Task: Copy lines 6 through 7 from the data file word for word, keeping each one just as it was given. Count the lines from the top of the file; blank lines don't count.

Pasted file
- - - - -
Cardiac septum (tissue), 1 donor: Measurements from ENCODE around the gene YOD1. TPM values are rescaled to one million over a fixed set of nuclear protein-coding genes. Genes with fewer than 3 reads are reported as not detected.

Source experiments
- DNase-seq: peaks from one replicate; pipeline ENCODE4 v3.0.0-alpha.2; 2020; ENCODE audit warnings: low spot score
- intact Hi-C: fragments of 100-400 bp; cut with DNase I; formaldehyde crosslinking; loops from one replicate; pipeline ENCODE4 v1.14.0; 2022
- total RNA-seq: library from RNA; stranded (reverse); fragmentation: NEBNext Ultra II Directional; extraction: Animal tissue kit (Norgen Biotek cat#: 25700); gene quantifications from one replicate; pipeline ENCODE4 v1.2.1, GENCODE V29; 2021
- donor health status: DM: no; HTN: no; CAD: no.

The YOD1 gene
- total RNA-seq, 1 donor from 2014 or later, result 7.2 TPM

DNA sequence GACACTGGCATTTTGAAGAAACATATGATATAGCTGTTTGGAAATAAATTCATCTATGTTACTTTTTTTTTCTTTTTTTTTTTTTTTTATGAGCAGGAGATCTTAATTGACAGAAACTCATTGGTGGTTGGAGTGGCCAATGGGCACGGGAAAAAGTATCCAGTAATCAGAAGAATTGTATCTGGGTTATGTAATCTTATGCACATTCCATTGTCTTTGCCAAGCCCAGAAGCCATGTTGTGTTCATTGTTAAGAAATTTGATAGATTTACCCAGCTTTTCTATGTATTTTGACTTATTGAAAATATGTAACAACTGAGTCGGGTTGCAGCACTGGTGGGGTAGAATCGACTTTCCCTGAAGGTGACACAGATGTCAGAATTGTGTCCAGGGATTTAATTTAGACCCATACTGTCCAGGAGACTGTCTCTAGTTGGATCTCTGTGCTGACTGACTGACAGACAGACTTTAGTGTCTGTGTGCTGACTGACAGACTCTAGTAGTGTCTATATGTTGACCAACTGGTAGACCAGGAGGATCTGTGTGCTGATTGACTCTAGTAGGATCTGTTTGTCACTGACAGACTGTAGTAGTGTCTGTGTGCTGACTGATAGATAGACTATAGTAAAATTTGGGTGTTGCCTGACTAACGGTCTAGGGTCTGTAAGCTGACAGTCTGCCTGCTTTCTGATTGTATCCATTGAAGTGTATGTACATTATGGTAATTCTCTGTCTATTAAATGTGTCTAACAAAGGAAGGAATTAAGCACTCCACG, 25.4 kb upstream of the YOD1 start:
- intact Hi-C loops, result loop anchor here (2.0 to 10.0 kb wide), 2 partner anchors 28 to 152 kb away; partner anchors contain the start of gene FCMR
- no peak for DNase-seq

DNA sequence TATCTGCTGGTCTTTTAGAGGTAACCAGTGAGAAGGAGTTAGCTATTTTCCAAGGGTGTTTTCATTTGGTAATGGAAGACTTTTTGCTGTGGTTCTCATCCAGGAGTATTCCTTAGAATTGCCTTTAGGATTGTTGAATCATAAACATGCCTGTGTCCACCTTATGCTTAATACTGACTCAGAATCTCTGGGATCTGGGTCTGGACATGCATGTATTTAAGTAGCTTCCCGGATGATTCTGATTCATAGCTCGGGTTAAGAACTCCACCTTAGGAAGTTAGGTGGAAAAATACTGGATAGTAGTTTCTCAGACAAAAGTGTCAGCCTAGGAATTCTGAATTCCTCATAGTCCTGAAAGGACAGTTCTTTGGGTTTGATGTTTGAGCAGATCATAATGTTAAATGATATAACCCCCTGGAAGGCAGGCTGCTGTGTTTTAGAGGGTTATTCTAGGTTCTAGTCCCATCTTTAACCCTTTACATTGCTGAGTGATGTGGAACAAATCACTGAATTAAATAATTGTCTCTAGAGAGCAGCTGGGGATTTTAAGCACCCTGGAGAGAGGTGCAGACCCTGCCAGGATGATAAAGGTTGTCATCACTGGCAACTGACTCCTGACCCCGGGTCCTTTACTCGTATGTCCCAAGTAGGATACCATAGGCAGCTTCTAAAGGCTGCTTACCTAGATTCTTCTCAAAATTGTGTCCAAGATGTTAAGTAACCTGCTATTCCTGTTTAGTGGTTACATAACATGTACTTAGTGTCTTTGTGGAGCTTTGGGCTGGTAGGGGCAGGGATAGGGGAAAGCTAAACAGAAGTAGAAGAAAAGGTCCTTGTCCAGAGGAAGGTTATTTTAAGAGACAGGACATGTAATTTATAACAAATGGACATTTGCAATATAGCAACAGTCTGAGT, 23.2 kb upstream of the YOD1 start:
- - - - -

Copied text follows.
- donor health status: DM: no; HTN: no; CAD: no.

The YOD1 gene